Thursday, August 03, 2006

How can you torture a man without also torturing your own conscience?

The suspicion or the feeling or the thought that what you once perceived is not entirely real or entirely what others or your own senses have told you it is ... this is never a condition of the mind that can be described as one of complete conviction and certainty. That you are indeed who you have been accustomed to thinking you are, that it is you who sit now between the four walls your eyes are seeing--of such things as these, you are expected to be certain.

Unless you are being tortured.

For the principle of the torturer is simple. Like retrieving a clenched gem by breaking the hand, obtaining prized information is presumed to be easy if you have the means to dissolve the will, to so disorient and fracture the fragile "self" that the interrogated loses even the barest sense of time, place or purpose. Then, having effectively demolished sanity itself, the prizes should fall free.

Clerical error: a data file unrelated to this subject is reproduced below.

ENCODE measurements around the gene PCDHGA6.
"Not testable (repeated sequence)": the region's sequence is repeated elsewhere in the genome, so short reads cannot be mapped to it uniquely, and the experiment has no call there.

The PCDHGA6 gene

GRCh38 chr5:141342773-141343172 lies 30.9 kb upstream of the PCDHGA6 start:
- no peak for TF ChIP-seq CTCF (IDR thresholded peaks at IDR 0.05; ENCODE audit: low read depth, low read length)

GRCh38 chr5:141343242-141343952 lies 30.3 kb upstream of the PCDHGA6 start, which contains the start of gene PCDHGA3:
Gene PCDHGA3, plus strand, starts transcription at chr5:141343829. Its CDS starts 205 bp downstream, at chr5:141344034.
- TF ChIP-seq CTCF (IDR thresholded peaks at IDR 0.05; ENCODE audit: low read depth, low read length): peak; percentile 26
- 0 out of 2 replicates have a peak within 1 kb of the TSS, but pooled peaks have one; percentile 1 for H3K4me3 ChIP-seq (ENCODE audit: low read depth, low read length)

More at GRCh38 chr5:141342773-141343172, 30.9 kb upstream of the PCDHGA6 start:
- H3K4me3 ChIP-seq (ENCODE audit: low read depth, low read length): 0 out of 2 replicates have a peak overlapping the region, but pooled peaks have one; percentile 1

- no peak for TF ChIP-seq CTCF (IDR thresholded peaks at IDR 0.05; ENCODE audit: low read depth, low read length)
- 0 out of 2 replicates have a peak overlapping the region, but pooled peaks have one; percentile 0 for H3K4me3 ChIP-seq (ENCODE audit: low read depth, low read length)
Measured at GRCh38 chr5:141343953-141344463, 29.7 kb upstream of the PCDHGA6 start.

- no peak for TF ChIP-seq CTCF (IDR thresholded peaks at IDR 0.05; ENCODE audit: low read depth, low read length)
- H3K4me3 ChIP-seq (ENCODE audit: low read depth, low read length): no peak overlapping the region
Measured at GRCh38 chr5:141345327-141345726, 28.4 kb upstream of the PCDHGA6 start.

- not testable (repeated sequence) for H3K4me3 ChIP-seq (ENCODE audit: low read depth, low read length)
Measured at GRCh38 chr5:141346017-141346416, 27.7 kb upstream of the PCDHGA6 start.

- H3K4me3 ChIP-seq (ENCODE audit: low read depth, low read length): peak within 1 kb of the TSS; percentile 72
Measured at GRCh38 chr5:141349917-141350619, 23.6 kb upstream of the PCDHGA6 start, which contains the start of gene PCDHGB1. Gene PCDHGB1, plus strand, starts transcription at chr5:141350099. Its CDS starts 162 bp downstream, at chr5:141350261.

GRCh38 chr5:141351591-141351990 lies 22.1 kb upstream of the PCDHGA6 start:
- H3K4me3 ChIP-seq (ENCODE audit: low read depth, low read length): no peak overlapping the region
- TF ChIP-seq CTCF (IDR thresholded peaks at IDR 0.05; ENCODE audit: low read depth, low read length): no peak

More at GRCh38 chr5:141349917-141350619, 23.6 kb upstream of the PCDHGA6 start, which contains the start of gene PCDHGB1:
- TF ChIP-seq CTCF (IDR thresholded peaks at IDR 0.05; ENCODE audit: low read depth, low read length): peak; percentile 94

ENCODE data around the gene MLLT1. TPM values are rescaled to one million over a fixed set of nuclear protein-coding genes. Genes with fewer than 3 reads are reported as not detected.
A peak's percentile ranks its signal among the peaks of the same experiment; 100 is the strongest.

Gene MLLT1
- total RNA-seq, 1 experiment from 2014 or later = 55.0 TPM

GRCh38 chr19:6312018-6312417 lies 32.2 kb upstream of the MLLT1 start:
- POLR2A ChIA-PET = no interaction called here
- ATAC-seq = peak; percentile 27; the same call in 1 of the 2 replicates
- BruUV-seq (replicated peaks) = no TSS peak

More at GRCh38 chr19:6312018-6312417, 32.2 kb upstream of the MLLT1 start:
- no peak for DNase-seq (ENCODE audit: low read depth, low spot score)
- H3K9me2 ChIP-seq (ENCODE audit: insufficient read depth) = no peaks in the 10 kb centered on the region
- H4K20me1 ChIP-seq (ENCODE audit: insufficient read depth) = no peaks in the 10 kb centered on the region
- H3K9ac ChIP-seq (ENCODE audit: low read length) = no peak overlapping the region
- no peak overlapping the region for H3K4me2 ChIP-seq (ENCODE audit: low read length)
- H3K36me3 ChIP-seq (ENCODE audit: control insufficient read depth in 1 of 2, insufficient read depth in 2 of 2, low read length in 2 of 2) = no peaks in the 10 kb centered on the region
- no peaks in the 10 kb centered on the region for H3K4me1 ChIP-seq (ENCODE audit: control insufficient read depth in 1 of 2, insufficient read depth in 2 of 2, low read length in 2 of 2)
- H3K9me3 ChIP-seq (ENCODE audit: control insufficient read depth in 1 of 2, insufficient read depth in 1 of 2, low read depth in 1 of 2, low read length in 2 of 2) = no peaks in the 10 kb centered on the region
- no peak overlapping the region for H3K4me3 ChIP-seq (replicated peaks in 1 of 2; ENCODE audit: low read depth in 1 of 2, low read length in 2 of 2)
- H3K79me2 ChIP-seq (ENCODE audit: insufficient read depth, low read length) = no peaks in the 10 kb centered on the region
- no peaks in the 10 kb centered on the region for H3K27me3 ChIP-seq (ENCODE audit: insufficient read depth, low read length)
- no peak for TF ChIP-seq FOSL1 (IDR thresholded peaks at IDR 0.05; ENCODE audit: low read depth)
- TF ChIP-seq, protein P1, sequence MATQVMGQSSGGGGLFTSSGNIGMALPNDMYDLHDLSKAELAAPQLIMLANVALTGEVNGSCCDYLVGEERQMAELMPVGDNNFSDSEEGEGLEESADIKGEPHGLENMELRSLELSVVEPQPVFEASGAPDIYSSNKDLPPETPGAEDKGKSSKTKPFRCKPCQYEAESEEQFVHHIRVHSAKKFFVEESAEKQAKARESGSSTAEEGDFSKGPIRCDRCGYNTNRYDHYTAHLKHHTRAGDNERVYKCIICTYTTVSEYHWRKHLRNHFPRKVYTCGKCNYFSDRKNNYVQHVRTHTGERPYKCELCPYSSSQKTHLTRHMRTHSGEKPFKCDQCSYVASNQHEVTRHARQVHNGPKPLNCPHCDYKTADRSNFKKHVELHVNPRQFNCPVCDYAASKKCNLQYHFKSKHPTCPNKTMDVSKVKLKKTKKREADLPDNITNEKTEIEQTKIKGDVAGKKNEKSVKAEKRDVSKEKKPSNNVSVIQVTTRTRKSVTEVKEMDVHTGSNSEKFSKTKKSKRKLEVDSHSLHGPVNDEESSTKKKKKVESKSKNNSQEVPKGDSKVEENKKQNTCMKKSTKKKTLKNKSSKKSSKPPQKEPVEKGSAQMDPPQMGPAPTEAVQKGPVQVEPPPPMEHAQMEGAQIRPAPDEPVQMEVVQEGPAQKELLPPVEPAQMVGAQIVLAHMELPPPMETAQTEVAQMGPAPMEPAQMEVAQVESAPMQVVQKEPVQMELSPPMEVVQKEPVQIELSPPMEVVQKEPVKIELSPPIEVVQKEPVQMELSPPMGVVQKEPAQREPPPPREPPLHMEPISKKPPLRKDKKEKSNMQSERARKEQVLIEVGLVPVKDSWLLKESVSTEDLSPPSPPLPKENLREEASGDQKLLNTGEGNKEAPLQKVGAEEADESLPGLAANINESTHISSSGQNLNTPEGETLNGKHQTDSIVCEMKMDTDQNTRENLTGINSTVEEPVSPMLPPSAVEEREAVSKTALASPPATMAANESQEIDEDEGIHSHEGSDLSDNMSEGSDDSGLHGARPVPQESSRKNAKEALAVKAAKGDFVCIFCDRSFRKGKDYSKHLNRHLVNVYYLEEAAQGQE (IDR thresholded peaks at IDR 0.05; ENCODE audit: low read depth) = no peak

But, frankly, all that can be got by such means are the rantings of a desperate madman.

What do you obtain if the interrogated was already schizophrenic?

What do you say to a man whom you had to torture to find out he was the wrong guy?
What does his village want to say to you?

Now, gentle reader, I imagine you don't count yourself among the "you" addressed by those questions. You have not acquiesced to your government's policies in matters of interrogation. At least I trust that you are not among those who speak publicly in favor of torture, demonstrating completely numb conscience and more than a little lack of imagination:

The disconnect between public debate of interrogation policy and reality is a broad chasm made broader by outsourced detention sites. The people making the speeches and answering the congressional committee questions are not the ones who actually apply the tape, the wire, the water...these we hide away so as to protect our consciences, to give whatever lack of empathy we do possess a better chance to insulate us from our own collective doings.

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